Tiffany Aliche is an award-winning financial educator whose mission is to empower women and provide them with resources to create a better life. Her financial movement has helped over 800,000 women and eradicated $75 million in debt. She is a blogger, podcaster, and she has even helped change the legislature in New Jersey (The Budgetnista Law). Join her Live Richer Academy!
Marsha Barnes is a certified financial social worker, financial educator, and financial commentator. Marsha aims to build your financial confidence. She believes in financial education for all and she even has a financial literacy bus! Join her Members Club!
Dominique Broadway is an award-winning financial planner, personal finance coach, speaker, finance expert, entrepreneur, and the founder of Finances De·mys·ti·fied & The Social Money Tour. She has a passion for helping young professionals, entrepreneurs, and people of all ages achieve their dreams. Join her Bootcamp!
Kendra James is a virtual CFO and business manager. Kendra specializes in building a structure and financial strategies for businesswomen that are ready to take their business to the next level. She offers a podcast, consultations, coaching for accounting professionals, and a virtual CFO service. Sign up for her services!
Melissa Boutin is both a certified financial education instructor (CFEI) and a money coach. She specializes in helping the Caribbean and American millennials rid themselves of debt, so they can live the life of their dreams! Join her Money Massive Crew for financial hacks, money tips, scholarship alerts, and more!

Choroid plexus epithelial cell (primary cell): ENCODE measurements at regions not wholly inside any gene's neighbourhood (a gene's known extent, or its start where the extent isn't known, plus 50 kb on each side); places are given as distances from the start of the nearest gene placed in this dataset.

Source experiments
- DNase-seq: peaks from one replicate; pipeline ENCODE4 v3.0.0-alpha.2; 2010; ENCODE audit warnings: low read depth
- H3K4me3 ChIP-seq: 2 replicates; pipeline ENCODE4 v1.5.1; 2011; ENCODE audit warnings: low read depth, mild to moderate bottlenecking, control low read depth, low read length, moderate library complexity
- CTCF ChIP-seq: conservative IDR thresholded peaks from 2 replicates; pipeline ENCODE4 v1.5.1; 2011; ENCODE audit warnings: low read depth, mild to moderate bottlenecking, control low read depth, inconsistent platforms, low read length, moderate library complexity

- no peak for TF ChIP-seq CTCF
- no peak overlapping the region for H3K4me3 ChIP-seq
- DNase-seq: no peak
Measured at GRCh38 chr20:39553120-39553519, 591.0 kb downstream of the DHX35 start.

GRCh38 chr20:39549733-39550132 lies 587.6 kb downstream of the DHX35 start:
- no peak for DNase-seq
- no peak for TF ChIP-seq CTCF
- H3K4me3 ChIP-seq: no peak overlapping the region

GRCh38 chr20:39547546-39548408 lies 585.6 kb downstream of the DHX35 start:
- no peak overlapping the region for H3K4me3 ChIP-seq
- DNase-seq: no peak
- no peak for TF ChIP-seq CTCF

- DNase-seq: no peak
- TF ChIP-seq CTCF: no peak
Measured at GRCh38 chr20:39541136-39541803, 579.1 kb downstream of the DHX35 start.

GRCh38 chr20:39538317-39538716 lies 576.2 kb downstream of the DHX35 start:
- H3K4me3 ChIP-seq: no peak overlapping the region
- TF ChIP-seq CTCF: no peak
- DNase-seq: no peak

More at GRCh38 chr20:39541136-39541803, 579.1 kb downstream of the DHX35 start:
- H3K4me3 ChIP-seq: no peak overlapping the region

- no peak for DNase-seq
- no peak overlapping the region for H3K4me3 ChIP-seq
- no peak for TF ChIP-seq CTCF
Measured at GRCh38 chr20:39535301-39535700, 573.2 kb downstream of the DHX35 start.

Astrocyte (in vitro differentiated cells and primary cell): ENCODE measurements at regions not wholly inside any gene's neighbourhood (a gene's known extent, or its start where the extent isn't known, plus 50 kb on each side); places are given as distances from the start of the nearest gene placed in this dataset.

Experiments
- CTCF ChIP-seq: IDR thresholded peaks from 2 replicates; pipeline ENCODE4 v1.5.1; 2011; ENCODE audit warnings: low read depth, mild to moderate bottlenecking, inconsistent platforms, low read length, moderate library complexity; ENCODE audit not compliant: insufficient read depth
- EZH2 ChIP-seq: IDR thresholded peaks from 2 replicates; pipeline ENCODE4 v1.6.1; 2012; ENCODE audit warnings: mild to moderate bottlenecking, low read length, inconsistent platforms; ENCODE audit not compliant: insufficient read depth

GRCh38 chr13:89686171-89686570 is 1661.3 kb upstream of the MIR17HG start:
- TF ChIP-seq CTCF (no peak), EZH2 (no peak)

Carrie Pink is a personal finance blogger who teaches her audience how to look fly and raise children while on a budget. She is a podcaster and an author of the book, This Is Motherhood. Subscribe for inspiration and mother empowerment!
Dasha Kennedy is a millennial financial coach who is helping women of color get ahead. She is the founder of the Broke Black Girl Facebook group, filled with over 60,000 women. She consults with clients about money management, women's entrepreneurship, and empowerment. Dasha aims to improve Black financial literacy within the community. Keep up with Dasha here!
Featured image by Shutterstock.
Originally published on January 24, 2020
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Aaliyah Sydonie Williams is a lover of pomegranates, intimate concerts, fluffy socks and all things R&B. She's a founder of a college advice blog, Her Little Corner, where she dishes helpful advice for college students to slay their college experience. When Aaliyah isn't eating at Starbucks, she's studying for her courses in finance, discovering new spots in the city, and brushing up on her photography skills. Keep up with her at Aaliyah Williams (@aaliyahsydonie).